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Republicans In WI, Other States Seek To Restrict Bail Releases

Two days before he drove his SUV through a Christmas parade in suburban Milwaukee, killing six people and injuring more than 60, Darrell Brooks Jr. had posted bail for charges of domestic violence. He had been accused of using his SUV to run over the mother of his child. An assessment found Brooks at high risk of reoffending.


A court official set that bail at a mere $1,000 cash at the request of prosecutors, who later called their recommendation a mistake. For the parade killings, Brooks was sentenced to life in prison without the possibility of parole. Brooks became the poster child for a Republican-backed push to enact tougher bail policies. The Republican-controlled Wisconsin Legislature is asking voters to ratify a constitutional amendment that would make it harder for violent criminals to be freed on bail, the Associated Press reports.


GOP lawmakers in other states are seeking similar measures after branding themselves as tough on crime in the 2022 midterm elections. That has led to a fierce fight with Democrats over public safety and the rights of criminal defendants.


Democratic-led overhaul measures in states such as Illinois and New York have sought to eliminate cash bail and lessen pretrial detention on the premise they do more harm than good, especially to marginalized groups.


Republicans in at least 14 states have introduced 20 bills this year to do jhe opposite. Their proposals include increasing the number of non-bailable offenses, requiring more people to pay cash bail and encouraging or requiring judges to consider a defendant’s criminal record when setting bail.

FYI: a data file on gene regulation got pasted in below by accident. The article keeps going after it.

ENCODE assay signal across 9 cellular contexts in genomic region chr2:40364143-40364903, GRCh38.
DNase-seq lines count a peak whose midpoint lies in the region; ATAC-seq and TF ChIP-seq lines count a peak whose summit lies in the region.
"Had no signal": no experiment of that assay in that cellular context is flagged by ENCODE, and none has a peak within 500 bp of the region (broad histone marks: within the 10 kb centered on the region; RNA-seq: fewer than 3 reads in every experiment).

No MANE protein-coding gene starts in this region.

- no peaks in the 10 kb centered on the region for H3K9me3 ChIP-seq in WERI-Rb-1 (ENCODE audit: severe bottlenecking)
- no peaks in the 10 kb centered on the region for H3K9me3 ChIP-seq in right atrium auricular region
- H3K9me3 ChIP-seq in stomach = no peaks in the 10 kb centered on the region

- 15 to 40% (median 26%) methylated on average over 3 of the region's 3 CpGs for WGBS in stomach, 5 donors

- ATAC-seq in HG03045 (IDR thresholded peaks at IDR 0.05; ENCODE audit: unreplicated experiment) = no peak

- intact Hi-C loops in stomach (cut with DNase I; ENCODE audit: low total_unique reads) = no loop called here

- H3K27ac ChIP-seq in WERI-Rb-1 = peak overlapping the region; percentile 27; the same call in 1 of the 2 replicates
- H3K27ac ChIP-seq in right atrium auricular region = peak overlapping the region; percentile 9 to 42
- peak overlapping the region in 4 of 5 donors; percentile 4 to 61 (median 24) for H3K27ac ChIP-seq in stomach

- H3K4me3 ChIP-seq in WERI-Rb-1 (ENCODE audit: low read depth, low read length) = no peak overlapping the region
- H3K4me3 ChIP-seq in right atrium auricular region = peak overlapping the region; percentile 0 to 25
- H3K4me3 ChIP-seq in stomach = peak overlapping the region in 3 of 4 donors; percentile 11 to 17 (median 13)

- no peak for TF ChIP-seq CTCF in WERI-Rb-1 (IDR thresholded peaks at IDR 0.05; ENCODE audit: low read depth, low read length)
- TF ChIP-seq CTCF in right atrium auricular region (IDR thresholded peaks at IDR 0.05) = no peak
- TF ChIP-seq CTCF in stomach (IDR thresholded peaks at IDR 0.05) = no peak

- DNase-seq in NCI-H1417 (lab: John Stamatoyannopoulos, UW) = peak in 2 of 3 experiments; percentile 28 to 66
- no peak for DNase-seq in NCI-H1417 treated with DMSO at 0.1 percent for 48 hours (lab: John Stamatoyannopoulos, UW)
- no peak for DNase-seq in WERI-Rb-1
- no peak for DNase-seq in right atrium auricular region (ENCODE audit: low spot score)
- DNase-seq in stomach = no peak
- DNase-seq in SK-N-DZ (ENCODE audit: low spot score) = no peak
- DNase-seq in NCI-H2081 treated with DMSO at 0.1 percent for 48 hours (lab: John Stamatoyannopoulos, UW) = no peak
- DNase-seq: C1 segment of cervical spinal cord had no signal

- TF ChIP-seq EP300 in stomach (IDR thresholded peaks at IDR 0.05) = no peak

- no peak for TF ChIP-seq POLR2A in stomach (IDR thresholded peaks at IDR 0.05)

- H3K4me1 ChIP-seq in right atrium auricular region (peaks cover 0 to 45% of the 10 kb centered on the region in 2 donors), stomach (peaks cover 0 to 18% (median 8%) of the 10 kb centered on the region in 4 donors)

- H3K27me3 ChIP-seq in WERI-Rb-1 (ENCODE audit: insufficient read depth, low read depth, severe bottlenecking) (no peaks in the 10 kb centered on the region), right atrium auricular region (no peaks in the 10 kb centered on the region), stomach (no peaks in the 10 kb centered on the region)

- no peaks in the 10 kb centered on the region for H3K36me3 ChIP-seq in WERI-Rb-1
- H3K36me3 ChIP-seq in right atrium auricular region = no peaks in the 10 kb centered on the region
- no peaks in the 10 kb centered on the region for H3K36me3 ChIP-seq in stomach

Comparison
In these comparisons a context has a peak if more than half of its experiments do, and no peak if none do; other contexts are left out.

Criminal justice experts and advocacy groups warn the Republican-backed measures aren’t supported by research and could worsen crime rates and disparities between rich and poor. Bail is meant to ensure a defendant returns to court and isn’t supposed to be a punishment, as the defendant hasn’t yet been convicted.


“Cash bail is not a benefit to defendants or to public safety,” said Shima Baradaran Baughman, a law professor at the University of Utah who studies bail. “When people are detained before trial even for a few days, they are dramatically more likely to reoffend later, In other words, it is much safer to the public to release most people before trial than to detain them.”


Defendants jailed before trial are much more likely to plead guilty to charges — often accepting deals that sentence them to time already served that end their detainment, researchers from Harvard, Stanford and Princeton found in a 2018 study. The study found higher unemployment rates for pretrial detainees after they’re released. It’s not uncommon for defendants who can’t make bail to lose their jobs and even their homes while in jail awaiting trial.


While Republicans seeking to widen the use of bail acknowledge people are legally presumed innocent before trial, some say they believe most defendants are ultimately guilty and that society would be safer if more are locked up.


Georgia Sen. Randy Robertson, a longtime sheriff’s deputy and former state president of the Fraternal Order of Police, said he is “extremely confident” that most arrestees are guilty.


Still, Insha Rahman of the Vera Institute for Justice says, . “When you are setting money bail on all kinds of offenses and judges can’t release people, you are absolutely treading on presumption of innocence.”

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